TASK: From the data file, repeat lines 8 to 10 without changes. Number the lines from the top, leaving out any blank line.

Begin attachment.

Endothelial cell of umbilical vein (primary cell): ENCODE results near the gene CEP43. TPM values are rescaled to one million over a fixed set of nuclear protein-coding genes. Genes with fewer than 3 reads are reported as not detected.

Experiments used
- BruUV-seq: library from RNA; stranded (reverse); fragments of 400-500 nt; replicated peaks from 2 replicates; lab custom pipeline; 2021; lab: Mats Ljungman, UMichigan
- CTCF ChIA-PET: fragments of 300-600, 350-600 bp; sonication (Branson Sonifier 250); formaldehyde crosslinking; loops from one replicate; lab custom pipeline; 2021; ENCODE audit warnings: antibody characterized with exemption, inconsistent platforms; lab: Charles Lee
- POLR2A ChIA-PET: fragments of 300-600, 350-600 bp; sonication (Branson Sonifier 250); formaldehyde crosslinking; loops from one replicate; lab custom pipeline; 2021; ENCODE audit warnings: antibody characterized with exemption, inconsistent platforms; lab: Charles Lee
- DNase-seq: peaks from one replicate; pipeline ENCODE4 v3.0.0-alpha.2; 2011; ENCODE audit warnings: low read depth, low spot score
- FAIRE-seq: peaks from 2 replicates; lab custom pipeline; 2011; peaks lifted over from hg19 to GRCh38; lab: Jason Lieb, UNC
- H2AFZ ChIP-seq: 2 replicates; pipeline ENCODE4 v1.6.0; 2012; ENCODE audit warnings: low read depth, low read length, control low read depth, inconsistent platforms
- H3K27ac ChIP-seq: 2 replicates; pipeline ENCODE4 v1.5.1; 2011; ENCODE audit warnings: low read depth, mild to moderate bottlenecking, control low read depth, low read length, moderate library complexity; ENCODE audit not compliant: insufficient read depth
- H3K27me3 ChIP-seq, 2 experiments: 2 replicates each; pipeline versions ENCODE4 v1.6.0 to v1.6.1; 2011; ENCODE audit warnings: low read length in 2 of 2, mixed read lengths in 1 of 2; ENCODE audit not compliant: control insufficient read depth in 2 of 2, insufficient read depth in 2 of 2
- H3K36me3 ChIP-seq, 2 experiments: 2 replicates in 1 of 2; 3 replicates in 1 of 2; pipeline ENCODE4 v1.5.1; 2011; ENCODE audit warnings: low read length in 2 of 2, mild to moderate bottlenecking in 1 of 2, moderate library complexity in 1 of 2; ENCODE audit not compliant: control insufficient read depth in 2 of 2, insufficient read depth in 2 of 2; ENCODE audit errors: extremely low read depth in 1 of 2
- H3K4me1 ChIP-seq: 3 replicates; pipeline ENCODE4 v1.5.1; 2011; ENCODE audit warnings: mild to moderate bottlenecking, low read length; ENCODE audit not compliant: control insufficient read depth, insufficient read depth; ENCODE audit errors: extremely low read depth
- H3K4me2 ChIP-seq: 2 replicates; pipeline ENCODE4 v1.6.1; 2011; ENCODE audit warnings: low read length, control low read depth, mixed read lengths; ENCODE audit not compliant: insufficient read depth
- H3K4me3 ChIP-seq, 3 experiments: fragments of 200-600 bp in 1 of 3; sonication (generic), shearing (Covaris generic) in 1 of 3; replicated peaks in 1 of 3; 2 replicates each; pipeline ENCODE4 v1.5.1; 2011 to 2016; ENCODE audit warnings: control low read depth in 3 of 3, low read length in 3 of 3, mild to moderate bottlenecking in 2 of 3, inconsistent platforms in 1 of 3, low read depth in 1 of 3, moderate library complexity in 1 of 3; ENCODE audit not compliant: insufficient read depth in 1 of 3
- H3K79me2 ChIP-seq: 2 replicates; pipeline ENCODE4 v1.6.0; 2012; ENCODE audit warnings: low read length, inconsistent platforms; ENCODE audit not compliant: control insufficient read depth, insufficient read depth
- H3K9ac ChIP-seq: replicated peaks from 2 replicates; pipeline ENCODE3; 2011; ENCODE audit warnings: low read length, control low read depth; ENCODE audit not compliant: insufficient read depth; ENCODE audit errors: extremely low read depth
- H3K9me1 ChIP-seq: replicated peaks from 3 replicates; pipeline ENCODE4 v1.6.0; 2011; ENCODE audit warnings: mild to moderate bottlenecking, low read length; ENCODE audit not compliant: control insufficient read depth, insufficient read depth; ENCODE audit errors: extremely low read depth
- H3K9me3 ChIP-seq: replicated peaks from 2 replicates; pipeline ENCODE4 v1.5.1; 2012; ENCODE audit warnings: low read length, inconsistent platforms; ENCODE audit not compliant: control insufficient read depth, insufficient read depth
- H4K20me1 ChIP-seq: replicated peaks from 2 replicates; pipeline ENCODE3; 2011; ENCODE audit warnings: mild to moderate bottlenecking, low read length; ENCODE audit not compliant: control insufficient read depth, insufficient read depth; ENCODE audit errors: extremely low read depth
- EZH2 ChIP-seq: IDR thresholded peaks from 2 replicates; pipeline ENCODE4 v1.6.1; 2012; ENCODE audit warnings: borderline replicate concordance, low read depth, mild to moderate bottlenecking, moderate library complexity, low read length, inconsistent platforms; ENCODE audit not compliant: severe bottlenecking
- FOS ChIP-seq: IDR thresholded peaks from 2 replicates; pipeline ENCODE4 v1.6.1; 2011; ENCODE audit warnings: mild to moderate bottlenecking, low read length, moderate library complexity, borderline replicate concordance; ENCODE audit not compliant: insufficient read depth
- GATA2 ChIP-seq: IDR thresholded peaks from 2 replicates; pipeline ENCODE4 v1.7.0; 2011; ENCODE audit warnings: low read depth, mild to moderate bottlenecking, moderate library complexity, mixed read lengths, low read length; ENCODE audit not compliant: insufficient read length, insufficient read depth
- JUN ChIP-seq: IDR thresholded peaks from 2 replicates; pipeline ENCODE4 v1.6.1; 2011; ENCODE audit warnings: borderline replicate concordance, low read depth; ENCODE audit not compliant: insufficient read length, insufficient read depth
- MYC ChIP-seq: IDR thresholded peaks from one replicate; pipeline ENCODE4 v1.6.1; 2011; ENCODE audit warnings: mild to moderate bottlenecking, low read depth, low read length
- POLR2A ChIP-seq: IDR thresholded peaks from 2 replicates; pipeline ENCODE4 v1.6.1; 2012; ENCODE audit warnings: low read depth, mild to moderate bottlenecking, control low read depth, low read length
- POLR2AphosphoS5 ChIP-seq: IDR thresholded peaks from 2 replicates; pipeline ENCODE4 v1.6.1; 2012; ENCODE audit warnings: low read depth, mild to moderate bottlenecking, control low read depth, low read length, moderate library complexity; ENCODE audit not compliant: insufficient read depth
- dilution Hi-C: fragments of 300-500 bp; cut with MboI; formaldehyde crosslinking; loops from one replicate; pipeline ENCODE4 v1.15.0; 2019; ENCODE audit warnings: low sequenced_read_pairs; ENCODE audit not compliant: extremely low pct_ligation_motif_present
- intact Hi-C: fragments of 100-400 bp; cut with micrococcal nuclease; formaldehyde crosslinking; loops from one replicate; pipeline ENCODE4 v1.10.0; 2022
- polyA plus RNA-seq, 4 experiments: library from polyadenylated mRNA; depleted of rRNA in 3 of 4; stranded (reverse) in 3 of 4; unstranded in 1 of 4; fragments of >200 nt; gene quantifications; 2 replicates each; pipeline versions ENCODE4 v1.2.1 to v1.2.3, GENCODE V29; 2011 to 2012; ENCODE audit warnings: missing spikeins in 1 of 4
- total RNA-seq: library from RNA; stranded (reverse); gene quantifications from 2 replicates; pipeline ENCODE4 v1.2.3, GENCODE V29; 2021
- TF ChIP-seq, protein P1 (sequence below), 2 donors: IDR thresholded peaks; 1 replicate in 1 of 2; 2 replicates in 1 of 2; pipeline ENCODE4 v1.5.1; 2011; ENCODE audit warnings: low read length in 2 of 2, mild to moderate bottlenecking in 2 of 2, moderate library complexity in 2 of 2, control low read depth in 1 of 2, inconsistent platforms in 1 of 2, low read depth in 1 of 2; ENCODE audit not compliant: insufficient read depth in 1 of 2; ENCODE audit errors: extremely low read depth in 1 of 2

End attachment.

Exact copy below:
- H2AFZ ChIP-seq: 2 replicates; pipeline ENCODE4 v1.6.0; 2012; ENCODE audit warnings: low read depth, low read length, control low read depth, inconsistent platforms
- H3K27ac ChIP-seq: 2 replicates; pipeline ENCODE4 v1.5.1; 2011; ENCODE audit warnings: low read depth, mild to moderate bottlenecking, control low read depth, low read length, moderate library complexity; ENCODE audit not compliant: insufficient read depth
- H3K27me3 ChIP-seq, 2 experiments: 2 replicates each; pipeline versions ENCODE4 v1.6.0 to v1.6.1; 2011; ENCODE audit warnings: low read length in 2 of 2, mixed read lengths in 1 of 2; ENCODE audit not compliant: control insufficient read depth in 2 of 2, insufficient read depth in 2 of 2